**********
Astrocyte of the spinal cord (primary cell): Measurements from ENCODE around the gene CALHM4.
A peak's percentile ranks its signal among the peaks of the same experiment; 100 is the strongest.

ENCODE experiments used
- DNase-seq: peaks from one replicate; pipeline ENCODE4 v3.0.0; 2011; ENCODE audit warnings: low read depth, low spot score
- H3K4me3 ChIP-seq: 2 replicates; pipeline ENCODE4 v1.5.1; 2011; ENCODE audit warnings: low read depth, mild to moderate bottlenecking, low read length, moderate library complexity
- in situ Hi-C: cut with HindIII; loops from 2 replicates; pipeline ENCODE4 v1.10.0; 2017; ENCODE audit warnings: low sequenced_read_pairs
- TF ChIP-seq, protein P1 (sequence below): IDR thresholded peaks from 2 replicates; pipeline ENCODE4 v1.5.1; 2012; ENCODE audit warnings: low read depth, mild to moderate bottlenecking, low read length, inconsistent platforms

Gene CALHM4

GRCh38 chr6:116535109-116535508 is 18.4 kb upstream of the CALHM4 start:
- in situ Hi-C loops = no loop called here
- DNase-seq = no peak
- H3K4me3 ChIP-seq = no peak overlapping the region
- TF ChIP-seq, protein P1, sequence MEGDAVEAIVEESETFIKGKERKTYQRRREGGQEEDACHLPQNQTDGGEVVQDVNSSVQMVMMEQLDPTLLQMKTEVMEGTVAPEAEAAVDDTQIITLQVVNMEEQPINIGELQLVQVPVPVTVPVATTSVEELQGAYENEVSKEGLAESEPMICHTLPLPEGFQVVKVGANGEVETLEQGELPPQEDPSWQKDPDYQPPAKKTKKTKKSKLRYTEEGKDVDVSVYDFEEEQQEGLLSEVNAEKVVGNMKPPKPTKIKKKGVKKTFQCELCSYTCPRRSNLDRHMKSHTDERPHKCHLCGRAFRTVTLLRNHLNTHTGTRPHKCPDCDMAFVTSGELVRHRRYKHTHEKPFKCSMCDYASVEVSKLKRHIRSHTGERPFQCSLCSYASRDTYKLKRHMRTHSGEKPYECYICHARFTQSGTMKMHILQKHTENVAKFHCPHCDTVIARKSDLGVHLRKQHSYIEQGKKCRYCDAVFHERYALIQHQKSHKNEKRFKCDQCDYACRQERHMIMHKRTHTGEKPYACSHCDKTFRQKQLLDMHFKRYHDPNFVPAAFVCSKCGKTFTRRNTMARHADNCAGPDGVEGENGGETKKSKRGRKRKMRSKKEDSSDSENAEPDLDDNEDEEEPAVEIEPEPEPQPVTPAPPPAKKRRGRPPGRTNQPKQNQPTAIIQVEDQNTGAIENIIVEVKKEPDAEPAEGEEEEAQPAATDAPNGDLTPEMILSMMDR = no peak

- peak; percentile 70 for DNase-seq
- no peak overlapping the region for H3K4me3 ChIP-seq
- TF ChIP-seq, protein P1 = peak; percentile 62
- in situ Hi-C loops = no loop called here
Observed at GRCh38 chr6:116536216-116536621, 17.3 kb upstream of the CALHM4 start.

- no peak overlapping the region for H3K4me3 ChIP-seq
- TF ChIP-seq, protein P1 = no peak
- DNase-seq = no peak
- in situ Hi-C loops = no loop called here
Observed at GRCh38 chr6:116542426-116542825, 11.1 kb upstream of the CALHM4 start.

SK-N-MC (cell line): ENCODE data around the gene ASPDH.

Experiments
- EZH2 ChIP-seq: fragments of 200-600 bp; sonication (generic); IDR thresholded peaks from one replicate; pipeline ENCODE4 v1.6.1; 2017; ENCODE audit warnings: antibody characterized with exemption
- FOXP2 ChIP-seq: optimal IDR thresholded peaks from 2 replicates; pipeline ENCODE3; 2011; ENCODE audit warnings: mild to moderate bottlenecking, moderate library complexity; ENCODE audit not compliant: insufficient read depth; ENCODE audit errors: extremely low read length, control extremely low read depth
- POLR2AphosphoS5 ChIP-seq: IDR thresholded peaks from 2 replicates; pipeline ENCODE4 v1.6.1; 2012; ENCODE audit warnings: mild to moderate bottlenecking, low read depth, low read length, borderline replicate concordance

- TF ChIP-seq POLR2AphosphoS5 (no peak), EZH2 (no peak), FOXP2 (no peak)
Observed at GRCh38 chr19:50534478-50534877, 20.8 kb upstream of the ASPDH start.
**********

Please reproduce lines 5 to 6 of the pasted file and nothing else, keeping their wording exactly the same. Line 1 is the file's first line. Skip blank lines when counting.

- H3K4me3 ChIP-seq: 2 replicates; pipeline ENCODE4 v1.5.1; 2011; ENCODE audit warnings: low read depth, mild to moderate bottlenecking, low read length, moderate library complexity
- in situ Hi-C: cut with HindIII; loops from 2 replicates; pipeline ENCODE4 v1.10.0; 2017; ENCODE audit warnings: low sequenced_read_pairs